“Deem” This

Where's the shredder?

My thanks to Michelle Malkin and http://iowntheworld.com/blog for the great picture!

  The debate on health care has gone beyond reaching a fever-pitch; it got to that level last week folks.  I’ve already hashed out reconciliation and making this health care bill into an education and budget bill  as well.

Now the  process has gone off the rails.  I’m talking a 100 car trainwreck in downtown D.C. where every car is laden with C4  and rocket fuel.

Bad bills are one thing.  Big government and forced health care just ratchets things up another notch, and is something else entirely.  Nancy Pelosi and her cronies slaughtering The Constitution goes beyond the pale though. 

 Pun fully intended.

What am I talking about?  If you haven’t heard, let me boil it down for you:

This health care bill is unpopular, even among Democrats for a variety of reasons all over the board.  Its not liberal enough (no single payer system), its not fiscally conservative (blue dog Dems), it uses tax-payer money to pay for abortions (some Dems and many Republicans), and a whole party is voting against it, etc.  What really rankles the Democrats isn’t the fact that the majority of Americans don’t like it.  What gets their goat is that many Democrats don’t like the fact that they have to approve the Senate’s version of health care before they can vote for the book of amendments to make it more palatable for themselves.  With the straight up or down reconciliation vote (which is already controversial itself) that President Obama called for – everyone has to go on record that they voted for or against the Senate’s version of the bill and the amendments.  That’s two votes.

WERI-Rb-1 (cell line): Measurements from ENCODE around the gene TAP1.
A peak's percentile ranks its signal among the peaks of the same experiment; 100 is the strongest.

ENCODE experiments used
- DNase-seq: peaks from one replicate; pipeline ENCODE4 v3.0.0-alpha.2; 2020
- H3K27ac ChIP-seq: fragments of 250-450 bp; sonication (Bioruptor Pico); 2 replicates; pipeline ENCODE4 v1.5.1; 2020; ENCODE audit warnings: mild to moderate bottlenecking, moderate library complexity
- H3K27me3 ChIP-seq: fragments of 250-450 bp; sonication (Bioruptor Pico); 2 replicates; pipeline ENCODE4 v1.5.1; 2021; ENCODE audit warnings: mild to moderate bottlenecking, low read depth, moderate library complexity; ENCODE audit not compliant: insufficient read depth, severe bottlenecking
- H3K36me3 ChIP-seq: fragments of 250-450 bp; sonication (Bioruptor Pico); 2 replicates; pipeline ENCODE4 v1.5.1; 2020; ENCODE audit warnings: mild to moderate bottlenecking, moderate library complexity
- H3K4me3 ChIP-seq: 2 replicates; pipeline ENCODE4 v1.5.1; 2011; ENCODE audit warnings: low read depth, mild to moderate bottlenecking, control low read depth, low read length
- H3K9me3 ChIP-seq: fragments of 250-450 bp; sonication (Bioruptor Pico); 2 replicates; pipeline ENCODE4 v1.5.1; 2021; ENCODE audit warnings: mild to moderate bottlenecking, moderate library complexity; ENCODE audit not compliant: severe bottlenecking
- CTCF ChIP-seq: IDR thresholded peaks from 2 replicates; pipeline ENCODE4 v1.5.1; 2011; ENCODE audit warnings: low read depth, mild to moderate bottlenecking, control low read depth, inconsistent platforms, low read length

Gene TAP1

Democratic Representatives in the House don’t want to go on record come the mid-term elections as having voted for the sweetheart deals that enabled the Senate to pass the bill.  Deals like Ben Nelson’s ‘Corn-Husker Kickback’ and Mary Landrieu’s ‘Louisianna Purchase’.  Deals specifically designed to give benefits to those specific states (among others) in order to secure those Senators’ votes.

So, to address the reticence of some Democratic reps, the speaker has found a way to avoid going on the record.  Pelosi, got Rep slaughter (D., N.Y.), chair of the House Rules Committee, to propose passing the Senate health care bill and the corrective amendments with one vote using a ‘deem and pass’ rule.  Basically, the House first holds the amendment vote.  With its passage, it is understood that the Senate’s health care bill is ‘deemed’ to have ‘passed’ as well.

There’s only one teeny problem with that…it is specifically prohibited in the Constution.  Article I, Section 7 of the Constitution reads:

…But in all such Cases the Votes of both Houses shall be determined by Yeas and Nays, and the Names of the Persons voting for and against the Bill shall be entered on the Journal of each House respectively…

This excerpt is near the end of the first paragraph, right after talking about Presidential veto and the two-thirds vote needed to override it.

You need ‘yeas and nays’ and the names of of those yeas and nays must be recorded.  This slaughter rule unqesetionably violates both the clear wording and the intent behind it.